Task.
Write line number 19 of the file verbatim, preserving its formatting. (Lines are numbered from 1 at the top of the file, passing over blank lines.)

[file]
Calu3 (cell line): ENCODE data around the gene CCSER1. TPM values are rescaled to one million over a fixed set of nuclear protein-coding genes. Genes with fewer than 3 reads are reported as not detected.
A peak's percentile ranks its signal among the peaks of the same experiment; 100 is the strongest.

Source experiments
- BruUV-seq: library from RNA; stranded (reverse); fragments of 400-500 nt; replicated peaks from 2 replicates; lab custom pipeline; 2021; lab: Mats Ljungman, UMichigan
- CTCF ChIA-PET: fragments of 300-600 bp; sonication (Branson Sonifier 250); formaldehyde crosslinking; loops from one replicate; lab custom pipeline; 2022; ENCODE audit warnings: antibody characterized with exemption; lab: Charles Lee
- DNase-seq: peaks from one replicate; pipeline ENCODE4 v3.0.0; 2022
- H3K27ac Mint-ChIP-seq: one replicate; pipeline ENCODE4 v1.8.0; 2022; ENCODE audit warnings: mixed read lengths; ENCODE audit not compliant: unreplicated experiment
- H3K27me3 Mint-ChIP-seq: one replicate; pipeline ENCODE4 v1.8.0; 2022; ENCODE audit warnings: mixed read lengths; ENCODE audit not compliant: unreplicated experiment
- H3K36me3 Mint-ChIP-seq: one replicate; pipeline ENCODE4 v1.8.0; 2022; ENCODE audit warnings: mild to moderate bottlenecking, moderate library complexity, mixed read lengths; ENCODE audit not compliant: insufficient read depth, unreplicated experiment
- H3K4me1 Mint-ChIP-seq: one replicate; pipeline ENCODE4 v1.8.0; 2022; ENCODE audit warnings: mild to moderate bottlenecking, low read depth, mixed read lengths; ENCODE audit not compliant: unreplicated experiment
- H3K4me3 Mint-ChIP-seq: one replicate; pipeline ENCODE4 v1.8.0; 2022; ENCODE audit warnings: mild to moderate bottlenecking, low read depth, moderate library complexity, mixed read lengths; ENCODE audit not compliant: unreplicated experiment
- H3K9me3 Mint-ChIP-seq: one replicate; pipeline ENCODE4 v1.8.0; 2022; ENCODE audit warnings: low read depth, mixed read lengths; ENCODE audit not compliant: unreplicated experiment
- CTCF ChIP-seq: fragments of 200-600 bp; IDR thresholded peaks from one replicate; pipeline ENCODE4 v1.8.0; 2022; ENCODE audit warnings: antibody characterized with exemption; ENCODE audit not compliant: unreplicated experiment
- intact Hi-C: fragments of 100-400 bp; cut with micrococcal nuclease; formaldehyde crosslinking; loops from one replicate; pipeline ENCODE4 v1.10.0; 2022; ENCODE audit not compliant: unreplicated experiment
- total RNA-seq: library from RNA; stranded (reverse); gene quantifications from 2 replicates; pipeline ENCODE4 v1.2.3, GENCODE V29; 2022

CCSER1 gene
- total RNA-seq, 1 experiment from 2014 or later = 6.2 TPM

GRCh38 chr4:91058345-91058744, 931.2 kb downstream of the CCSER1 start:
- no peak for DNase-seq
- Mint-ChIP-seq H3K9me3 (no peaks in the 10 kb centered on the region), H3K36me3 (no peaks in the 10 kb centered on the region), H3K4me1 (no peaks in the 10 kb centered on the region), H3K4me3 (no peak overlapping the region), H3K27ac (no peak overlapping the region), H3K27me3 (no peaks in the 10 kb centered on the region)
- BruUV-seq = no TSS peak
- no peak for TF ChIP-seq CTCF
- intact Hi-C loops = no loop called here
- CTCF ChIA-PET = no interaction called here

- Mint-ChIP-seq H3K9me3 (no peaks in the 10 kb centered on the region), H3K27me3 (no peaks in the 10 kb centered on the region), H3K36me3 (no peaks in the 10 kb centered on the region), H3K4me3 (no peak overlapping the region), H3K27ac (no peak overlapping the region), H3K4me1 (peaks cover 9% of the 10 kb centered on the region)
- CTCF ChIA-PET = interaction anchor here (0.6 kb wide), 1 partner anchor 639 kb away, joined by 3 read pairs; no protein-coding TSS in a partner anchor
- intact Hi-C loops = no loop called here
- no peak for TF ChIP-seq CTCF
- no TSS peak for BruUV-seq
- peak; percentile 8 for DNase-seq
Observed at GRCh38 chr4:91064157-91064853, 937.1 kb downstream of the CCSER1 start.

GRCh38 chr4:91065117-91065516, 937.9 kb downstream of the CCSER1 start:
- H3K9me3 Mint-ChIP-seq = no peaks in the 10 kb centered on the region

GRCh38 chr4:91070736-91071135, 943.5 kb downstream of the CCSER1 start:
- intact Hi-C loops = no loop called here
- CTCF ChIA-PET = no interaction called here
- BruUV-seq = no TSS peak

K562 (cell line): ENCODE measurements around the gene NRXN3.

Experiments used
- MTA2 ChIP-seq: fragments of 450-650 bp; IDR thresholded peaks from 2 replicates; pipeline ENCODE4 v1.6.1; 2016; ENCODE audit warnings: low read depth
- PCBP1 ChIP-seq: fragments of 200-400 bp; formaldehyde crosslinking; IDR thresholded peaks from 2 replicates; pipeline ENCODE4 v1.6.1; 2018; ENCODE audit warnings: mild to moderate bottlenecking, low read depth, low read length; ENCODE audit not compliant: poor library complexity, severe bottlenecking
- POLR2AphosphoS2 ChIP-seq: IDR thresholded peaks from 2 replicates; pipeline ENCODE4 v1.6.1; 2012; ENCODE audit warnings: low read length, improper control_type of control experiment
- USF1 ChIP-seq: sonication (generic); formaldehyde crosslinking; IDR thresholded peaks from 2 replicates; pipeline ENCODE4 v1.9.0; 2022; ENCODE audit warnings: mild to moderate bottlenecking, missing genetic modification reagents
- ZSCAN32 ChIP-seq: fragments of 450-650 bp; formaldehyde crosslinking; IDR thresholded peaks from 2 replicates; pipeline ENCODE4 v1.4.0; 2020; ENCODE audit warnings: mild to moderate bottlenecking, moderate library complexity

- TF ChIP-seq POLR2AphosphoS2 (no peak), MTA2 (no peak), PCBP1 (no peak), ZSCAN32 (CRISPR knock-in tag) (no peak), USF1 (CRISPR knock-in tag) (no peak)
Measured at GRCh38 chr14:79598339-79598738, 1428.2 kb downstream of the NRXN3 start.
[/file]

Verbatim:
- no peak for DNase-seq